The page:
Home Hear Indie Roundup (Tardy Edition) | Nine Songs To Close Out Thursday

Indie Roundup (Tardy Edition) | Nine Songs To Close Out Thursday

New cuts from Lower Dens, Julia Shapiro and others come better late than never.

Lower Dens think young, Surprises visit El Salvador, Hyleen dishes up the royal treatment and more in today’s Roundup. Sorry for being tardy; it was too nice a day not to spend it on a patio enjoying a beer or three. Hope your day was equally enjoyable. Now, on with the show:

1 There are many things in this world I would not want to be, but a member of the Young Republicans is pretty close to the top of the list. Something tells me Jana Hunter and his Baltimore outfit Lower Dens feel the same. Unless, that is, their indie-pop single of the same name — and its pointedly political cannibal-themed video — are a very elaborate hoax. And I don’t think they are. Find out for yourself when their album The Competition comes out Sept. 6. SAYS THE PRESS RELEASE: “The album’s first song, Young Republicans, is about a certain sect of society’s elite and their insatiable appetite to consume the lower classes both figuratively and literally.” Food for thought:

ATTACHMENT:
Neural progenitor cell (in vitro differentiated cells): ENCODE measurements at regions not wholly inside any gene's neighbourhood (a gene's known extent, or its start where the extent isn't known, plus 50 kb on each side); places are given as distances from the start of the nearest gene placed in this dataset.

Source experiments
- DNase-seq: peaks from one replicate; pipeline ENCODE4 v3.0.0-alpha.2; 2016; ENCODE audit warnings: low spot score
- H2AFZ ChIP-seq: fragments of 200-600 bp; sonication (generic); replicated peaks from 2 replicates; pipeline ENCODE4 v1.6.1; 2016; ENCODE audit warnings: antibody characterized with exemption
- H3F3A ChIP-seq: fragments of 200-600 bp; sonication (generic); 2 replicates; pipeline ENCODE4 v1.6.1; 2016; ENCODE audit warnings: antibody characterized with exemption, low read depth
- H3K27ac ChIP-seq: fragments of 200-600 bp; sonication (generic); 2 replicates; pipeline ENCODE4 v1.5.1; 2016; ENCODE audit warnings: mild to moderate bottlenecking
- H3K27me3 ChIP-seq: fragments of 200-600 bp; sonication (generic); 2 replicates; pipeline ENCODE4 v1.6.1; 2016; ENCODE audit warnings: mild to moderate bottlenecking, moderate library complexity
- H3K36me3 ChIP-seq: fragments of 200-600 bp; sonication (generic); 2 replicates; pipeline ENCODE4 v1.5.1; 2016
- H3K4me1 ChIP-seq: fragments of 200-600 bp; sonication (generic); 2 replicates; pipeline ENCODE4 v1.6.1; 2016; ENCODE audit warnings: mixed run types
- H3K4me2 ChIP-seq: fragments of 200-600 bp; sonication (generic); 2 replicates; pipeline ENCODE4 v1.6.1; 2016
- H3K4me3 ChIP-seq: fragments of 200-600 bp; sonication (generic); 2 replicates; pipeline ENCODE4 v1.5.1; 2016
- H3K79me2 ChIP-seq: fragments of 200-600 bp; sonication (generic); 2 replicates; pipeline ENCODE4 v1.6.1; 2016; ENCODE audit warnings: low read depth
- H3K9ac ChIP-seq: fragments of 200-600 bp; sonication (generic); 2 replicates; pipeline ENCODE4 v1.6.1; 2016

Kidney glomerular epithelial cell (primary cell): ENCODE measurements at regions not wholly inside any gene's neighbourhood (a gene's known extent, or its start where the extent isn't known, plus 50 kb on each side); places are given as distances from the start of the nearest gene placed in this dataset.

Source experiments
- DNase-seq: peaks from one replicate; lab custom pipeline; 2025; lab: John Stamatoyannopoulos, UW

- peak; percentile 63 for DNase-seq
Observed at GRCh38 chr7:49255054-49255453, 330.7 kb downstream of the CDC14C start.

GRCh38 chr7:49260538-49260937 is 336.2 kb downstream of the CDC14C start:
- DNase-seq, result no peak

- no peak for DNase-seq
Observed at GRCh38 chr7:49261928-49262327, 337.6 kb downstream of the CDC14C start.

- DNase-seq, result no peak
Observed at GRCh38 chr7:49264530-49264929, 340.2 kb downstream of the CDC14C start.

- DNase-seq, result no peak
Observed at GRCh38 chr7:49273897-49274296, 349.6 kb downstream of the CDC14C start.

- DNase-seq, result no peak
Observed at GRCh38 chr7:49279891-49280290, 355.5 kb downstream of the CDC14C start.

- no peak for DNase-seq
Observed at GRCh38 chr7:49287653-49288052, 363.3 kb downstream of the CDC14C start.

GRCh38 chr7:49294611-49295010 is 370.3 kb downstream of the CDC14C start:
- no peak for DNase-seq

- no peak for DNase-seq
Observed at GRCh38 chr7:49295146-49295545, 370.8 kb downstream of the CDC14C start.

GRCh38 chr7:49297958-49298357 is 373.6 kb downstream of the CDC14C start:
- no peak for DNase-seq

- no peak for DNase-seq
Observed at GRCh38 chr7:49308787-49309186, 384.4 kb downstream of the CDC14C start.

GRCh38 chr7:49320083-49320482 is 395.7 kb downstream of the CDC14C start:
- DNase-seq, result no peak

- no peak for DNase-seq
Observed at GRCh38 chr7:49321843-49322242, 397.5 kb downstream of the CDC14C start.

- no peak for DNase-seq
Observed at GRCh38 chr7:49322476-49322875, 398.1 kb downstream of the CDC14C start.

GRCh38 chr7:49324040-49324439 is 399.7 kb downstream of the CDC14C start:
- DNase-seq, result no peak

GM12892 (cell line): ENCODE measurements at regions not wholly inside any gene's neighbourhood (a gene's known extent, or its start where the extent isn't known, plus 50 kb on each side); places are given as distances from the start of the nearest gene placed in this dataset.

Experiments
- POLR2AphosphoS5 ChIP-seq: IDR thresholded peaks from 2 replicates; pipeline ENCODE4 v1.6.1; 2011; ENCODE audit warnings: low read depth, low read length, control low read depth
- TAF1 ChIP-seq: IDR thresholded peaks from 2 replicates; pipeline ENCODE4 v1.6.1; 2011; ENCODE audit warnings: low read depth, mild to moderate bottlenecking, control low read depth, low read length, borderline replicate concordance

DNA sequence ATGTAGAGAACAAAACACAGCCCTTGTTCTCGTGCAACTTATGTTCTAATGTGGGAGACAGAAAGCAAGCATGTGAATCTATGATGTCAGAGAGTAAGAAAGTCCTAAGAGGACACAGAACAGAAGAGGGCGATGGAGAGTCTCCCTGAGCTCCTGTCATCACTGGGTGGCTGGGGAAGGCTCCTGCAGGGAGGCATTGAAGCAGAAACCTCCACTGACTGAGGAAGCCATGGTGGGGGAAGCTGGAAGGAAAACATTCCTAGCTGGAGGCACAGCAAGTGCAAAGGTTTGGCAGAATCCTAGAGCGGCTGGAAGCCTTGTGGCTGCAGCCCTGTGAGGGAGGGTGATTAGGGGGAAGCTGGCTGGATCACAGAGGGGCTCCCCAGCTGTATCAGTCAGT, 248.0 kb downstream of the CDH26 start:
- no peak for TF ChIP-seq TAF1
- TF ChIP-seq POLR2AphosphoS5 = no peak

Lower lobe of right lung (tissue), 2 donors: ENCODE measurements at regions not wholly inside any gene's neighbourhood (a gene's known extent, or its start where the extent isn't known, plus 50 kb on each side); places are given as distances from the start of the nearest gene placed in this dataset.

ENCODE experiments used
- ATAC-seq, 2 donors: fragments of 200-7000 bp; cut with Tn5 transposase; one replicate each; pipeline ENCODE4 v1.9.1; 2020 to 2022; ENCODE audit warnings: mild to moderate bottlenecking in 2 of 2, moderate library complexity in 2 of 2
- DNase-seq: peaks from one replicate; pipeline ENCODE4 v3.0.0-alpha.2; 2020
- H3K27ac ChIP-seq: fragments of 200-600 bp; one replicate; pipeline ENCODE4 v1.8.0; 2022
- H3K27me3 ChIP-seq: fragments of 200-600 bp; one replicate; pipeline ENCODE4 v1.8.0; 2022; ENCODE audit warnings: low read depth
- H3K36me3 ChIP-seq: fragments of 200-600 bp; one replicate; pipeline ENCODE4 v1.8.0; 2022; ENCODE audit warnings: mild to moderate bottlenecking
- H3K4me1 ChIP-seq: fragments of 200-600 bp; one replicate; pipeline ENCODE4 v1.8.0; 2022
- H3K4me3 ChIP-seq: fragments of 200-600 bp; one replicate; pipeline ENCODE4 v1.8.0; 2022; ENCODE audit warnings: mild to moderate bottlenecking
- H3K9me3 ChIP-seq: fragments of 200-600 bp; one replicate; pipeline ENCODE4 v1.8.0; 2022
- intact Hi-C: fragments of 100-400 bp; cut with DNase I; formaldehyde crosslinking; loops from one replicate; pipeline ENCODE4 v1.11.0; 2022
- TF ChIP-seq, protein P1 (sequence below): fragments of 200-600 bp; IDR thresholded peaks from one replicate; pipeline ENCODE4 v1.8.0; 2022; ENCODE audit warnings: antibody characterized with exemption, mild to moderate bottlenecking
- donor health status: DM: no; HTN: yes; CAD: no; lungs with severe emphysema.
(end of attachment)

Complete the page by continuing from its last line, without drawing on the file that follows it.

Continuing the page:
2 Have you heard about Surprises’ debut album Natural Disasters yet? No? Well, you can’t fault Brooks Paschal. The singer-songwriter and former frontman of emo group Sullivan has released umpteen advance songs and videos to hype the disc, which arrives tomorrow. Assuming he doesn’t have some sort of midnight madness up his sleeve, here’s the last sneak peek — the gear-changing El Salvador, set to a video that will definitely not go the way you expect. Yet another surprise. SAYS THE PRESS RELEASE: “The core philosophy of Surprises is: no rules,” Paschal says. “While writing, I’ve never thought to myself, ‘kids won’t like this,’ or ‘people’ will love this.’ In fact, if I do, I stop. If I sit down and try, it’s not going to come out right.” Put the hammer down:

3 What rhymes with Hyleen? My Queen, of course. So that’s what the former — a French soul singer-songwriter — has titled her latest sultry single and walkabout video, which also happens to be the first track off her upcoming third album. Of course, there’s a lot more behind that title (and the song) than just an easy rhyme. So don’t expect her other tune to sport titles like Bye Spleen, Hi, Dean! and Why Clean? Though that would be kind of awesome. SAYS THE PRESS RELEASE: “This song is a heartwarming tribute to her mother and is dedicated to ‘all the strong marvelous and beautiful women who make us a better person’.” Well, OK: